The “Flying Fijians” — led by former Wales international Gareth Baber — comprehensively beat New Zealand 27-12 in the final.
For Baber and his players, it’s been a strange and long journey preparing for an Olympic Games in the middle of a global pandemic.
“We locked them down for five months,” he told the media after his side’s victory. “They tried to break out a few times as well. It’s been a really strange year since things were postponed. We were locked down in Fiji, then we went to Australia, where we quarantined for a period of time.
“I’ve got to pay special tribute to the players and staff who have done this. They came into a training camp on Easter Monday thinking they were going back on the Friday, and on the Tuesday, they were told they couldn’t go back and haven’t seen their families since. That takes a special kind of person to make that commitment.
“We had containment zones established in Fiji at the onset of Covid-19 in April. We were effectively locked up in Suva in a Christian hostel called St. John’s Hostel. We were given special exemption to continue our rugby training. We built a gym, basically in the garage of the hostel, and we were there for about 12 weeks. In fact, when the players go back and do their quarantine, it will have been about 20 weeks since they were last with their families. We had huge support in Fiji.”
Ben Ryan, Fiji’s coach when they won gold in 2016, took to Twitter to praise the side.
“And a word on Gareth Baber. I know more than most the pressure he will have been on. Hard to explain to non Fijians but it would have been huge and he has done dealt with it BRILLIANTLY. Amazing job,” Ryan continued.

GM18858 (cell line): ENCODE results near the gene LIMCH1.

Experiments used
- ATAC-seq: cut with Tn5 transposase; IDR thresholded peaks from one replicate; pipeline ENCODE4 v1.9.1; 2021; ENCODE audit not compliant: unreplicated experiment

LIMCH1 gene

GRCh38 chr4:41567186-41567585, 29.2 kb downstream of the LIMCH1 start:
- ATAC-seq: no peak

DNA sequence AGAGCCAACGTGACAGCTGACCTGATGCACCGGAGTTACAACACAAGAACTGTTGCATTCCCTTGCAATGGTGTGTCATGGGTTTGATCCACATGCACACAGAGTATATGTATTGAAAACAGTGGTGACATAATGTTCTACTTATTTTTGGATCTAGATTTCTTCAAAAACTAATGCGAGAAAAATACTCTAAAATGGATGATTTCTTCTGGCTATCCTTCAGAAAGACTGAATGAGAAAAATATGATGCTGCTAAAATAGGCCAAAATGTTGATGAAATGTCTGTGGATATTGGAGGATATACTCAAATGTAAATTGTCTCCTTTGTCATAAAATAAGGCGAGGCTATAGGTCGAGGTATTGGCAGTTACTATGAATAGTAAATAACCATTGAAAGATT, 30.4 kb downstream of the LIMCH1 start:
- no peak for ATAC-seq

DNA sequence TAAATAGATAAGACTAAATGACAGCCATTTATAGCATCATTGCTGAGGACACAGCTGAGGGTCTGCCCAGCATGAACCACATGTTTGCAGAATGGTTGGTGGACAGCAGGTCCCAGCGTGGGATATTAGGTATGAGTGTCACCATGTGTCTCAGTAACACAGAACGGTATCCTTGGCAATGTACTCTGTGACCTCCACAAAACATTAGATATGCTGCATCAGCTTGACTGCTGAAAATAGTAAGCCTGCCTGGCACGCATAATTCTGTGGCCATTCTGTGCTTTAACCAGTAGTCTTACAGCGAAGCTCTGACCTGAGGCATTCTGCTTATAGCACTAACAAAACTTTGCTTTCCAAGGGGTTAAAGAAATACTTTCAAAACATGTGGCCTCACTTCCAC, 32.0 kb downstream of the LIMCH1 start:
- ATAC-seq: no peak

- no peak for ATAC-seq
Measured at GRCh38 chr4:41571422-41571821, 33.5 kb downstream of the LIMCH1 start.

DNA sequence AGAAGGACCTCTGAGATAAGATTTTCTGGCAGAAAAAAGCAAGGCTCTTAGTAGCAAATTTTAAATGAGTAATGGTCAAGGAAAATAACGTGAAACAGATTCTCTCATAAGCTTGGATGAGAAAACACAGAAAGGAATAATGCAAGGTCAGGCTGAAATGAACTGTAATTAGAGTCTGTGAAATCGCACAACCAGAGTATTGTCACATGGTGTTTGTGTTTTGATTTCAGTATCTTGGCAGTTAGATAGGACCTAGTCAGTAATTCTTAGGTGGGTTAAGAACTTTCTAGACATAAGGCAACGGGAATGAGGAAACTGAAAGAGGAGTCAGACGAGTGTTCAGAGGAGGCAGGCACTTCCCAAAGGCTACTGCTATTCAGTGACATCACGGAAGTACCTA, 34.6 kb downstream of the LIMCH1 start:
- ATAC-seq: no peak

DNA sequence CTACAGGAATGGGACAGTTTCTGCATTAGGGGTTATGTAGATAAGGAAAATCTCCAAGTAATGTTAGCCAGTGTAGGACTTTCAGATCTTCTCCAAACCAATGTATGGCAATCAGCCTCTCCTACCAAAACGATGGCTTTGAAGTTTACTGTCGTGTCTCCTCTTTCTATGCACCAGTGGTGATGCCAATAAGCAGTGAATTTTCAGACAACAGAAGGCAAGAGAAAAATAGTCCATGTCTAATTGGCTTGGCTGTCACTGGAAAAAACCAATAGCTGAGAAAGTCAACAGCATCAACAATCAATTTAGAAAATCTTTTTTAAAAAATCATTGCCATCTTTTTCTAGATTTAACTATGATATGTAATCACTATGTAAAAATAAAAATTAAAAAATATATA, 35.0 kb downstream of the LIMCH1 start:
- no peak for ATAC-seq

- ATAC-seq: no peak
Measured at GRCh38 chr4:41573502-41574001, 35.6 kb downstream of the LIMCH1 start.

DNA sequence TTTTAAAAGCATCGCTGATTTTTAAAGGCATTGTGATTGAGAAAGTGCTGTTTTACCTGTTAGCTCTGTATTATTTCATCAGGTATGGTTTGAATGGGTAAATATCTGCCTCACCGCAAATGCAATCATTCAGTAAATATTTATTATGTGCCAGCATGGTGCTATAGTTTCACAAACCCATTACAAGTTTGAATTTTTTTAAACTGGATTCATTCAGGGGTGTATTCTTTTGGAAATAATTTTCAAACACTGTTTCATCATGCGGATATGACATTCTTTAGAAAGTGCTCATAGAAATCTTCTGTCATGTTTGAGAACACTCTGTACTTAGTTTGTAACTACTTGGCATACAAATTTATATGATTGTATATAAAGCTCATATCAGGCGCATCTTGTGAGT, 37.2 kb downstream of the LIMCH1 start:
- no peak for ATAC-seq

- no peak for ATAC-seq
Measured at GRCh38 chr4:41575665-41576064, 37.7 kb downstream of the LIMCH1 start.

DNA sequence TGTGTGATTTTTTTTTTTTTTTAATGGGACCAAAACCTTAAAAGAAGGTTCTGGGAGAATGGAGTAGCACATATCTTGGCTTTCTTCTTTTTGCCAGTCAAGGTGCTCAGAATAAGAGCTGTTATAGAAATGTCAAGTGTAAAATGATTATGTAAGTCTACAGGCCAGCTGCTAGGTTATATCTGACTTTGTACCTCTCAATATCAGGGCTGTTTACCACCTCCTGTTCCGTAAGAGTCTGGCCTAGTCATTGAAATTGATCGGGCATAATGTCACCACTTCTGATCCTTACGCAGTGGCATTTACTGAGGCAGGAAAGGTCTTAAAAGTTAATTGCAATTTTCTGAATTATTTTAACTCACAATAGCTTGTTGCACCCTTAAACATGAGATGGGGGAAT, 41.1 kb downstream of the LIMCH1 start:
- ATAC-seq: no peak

The sport made its debut in the Summer Games in 2016 at the Rio Olympics, meaning the Fiji team are now undefeated in Olympic rugby sevens competition.
Meli Derenalagi, Sireli Maqala, Jiuta Wainiqolo and Asaeli Tuivuaka scored Fiji’s four tries in Wednesday’s final, and its players congregated in celebration on the final whistle.
Winning the gold medal clearly meant a great deal to many of the players, but none more so than Tuivuaka and Josua Vakurinabuli, who both paid tribute to lost family members after winning.
“My brother and my father passed away when I was small. I am so lucky to represent them,” Tuivuaka said. “My mother sacrificed a lot for me. I grew up in a rugby-playing family, which motivated me a lot to keep on working hard, so I can achieve this. Maybe the first thing when I phone home (tonight), I will give a big ‘vinaka’ (thank you) to them.”
For Vakurinabuli, who is a prison officer back in Fiji, he has had to make many sacrifices to reach the pinnacle.
“My father passed away in the last year. So to play rugby at the Olympics is for my father and my family,” he said. “People are struggling in Fiji and we played this match for them. Everyone in Fiji will be proud in their villages.
“I am a prison officer back home. I was working hard during the pandemic doing night shifts and day shifts. I have a baby boy who is one year old and I have not seen him for four months. It is tough for me but it gives me strength to think about my boy and my dad. This gold medal is for them.”